Stop throwing away money with poor irrigation habits.
It’s easy to be lazy about watering techniques in the yard, but consider what that might be costing you.
Irrigation is the watering of land by artificial means to foster plant growth, according to Merriam-Webster. Whether you’re keeping your grass green and alive or helping your garden to flourish, how we water makes a difference.
Carrying buckets of water from one location to another was probably the earliest form of irrigation. Eventually, societies in Egypt and China began building irrigation canals, dams, and water storage facilities, while ancient Rome built aqueducts and pipes to carry water, according to National Geographic.
When it comes to your yard, though, drip irrigation is considered one of the most efficient methods of irrigation, according to National Geographic. Drip irrigation is essentially a system to allow water to drop onto plants through holes in a type of pipe. This practice focuses the water on the plant versus other methods that can lose water to evaporation.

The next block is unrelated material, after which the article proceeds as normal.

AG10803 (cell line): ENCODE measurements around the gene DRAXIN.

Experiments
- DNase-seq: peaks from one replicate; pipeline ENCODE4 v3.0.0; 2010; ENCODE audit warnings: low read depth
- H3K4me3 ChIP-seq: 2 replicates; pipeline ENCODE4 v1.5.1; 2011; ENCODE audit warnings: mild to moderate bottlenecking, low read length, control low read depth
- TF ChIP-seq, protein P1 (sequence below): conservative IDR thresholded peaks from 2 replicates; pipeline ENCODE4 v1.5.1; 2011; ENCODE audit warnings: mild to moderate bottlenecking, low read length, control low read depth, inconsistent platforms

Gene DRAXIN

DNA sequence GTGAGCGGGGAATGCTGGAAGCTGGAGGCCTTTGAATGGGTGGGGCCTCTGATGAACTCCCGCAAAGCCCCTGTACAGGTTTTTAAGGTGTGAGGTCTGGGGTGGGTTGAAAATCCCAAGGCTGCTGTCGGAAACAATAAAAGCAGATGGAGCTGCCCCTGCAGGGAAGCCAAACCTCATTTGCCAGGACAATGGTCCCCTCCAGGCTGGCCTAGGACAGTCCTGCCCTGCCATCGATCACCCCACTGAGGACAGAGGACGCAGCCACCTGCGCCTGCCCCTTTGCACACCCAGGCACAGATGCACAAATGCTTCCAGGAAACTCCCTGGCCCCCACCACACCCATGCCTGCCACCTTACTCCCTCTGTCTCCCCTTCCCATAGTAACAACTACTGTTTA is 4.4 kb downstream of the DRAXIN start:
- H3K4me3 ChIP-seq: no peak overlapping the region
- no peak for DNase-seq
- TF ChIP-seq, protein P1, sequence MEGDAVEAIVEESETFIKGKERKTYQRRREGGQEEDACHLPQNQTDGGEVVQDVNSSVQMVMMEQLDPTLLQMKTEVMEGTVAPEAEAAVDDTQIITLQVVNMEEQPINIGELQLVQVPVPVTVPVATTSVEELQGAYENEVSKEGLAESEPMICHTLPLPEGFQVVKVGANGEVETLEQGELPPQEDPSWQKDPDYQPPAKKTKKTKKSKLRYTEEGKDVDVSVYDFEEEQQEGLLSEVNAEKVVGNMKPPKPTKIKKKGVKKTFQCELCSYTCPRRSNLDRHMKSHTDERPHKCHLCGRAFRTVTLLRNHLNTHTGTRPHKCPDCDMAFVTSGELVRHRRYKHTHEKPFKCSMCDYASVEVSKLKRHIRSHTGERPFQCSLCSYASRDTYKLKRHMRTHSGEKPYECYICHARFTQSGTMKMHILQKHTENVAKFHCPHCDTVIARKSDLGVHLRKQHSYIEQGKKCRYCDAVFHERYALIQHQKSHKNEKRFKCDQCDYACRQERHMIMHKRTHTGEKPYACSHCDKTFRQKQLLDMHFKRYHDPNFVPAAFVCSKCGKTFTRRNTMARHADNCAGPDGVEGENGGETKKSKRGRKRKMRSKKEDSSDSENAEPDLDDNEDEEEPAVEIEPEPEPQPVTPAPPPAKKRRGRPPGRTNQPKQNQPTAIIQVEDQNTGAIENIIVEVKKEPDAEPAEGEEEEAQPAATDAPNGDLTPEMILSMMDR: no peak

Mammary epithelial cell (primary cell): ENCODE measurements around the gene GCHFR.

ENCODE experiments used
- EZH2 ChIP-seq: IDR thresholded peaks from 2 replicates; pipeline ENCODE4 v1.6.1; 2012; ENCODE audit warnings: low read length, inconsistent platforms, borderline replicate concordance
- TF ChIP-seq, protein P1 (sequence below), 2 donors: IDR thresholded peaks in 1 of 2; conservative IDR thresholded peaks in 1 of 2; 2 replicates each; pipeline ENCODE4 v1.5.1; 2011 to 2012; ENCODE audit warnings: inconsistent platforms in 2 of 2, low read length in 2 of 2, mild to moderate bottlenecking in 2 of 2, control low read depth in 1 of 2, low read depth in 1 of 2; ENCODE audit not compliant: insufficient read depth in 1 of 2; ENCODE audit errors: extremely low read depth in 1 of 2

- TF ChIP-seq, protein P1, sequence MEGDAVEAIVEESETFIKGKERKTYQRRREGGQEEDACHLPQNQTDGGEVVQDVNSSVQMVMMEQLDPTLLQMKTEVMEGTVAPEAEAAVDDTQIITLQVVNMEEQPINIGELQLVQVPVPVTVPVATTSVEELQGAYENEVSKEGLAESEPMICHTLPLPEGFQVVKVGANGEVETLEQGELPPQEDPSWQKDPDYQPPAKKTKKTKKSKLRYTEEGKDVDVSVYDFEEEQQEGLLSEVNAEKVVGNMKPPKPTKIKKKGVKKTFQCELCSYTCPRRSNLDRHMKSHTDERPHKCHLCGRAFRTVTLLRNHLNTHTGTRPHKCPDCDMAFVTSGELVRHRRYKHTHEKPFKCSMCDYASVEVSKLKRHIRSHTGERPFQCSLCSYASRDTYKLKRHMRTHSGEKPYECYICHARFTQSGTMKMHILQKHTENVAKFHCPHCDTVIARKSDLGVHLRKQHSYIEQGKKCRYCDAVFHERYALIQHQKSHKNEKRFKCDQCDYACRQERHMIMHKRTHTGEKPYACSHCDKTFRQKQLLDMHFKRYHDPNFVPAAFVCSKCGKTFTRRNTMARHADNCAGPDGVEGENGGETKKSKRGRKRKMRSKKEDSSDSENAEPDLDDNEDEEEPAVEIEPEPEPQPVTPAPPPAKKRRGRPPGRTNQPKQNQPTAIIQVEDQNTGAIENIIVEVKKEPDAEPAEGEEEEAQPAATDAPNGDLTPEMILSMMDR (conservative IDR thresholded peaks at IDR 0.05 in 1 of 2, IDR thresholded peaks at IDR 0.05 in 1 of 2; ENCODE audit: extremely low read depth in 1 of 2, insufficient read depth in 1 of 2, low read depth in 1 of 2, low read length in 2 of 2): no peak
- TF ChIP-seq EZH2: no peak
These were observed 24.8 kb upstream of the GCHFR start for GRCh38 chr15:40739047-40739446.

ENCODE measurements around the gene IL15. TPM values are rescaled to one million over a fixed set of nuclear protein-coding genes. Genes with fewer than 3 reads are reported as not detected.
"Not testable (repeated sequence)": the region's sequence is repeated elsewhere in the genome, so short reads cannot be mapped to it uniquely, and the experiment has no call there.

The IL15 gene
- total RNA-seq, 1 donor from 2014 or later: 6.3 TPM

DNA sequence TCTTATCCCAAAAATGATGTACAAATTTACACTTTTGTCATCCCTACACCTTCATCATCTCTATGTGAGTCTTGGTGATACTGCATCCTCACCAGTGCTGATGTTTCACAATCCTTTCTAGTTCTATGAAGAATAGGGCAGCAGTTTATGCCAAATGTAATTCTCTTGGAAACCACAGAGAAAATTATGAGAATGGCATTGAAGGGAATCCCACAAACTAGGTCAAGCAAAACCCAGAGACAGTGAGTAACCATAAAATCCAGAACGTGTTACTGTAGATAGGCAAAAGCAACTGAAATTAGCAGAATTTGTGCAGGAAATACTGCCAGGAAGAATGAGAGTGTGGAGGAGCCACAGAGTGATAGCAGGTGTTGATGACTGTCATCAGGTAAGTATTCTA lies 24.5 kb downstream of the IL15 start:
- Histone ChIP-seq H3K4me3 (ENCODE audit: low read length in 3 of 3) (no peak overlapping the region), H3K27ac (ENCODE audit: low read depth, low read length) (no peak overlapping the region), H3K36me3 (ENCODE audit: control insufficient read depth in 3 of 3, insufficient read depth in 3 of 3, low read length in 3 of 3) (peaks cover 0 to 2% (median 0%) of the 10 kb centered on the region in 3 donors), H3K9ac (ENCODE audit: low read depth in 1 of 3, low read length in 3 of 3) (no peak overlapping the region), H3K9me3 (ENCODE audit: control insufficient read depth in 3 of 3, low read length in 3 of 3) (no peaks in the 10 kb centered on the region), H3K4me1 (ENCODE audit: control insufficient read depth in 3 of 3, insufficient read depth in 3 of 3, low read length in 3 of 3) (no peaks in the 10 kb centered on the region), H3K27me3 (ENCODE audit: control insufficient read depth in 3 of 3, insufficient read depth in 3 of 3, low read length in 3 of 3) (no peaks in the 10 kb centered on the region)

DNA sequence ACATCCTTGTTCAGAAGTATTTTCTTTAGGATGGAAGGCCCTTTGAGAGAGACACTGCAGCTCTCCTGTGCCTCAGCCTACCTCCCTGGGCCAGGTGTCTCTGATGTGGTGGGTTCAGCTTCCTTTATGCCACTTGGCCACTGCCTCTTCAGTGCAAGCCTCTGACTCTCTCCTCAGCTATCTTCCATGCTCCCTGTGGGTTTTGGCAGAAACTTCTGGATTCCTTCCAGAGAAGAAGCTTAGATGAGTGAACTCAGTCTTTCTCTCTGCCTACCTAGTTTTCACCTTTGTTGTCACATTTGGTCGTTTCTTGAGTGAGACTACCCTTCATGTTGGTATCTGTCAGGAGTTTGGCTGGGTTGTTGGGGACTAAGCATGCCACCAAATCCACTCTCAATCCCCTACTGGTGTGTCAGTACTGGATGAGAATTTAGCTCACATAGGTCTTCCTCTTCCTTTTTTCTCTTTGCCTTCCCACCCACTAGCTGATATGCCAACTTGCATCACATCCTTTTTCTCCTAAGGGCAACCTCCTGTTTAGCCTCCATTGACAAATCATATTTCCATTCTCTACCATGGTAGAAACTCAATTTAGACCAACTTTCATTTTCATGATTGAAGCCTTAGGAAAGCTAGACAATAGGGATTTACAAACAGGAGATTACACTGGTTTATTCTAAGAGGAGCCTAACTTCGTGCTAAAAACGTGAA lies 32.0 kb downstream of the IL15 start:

Evaporation is at its highest during the summer months, making July the perfect month to be designated Smart Irrigation Month.
The cost of watering a lawn, of course, depends on the cost of water in a region, how much grass one has, and how much water is used.
There are some good general rules to help make irrigation practices smarter.
Most lawns need one to one and a half inches of water a week, according to Forbes. Too frequent watering will create shallow root systems.
The best time to water grass is between 5 a.m. and 10 a.m. because you avoid losing water to evaporation, according to Forbes. Watering at night can cause the water to pool and increase the chance of lawn diseases.
Check a rain gage before watering. If it’s rained one and a half inches, there’s no need to water that week.
Also, take note of what the grass is doing. Curled or bent grass blade tips indicate the grass needs more moisture, according to Forbes. If walking across the lawn generates footprints that stay, that can indicate thirsty grass. Grass that is well-hydrated will bounce back into position.
Watering whenever you feel like it doesn’t benefit your wallet or your greenery. Take the time to water smarter, so you’re not wasting water or money.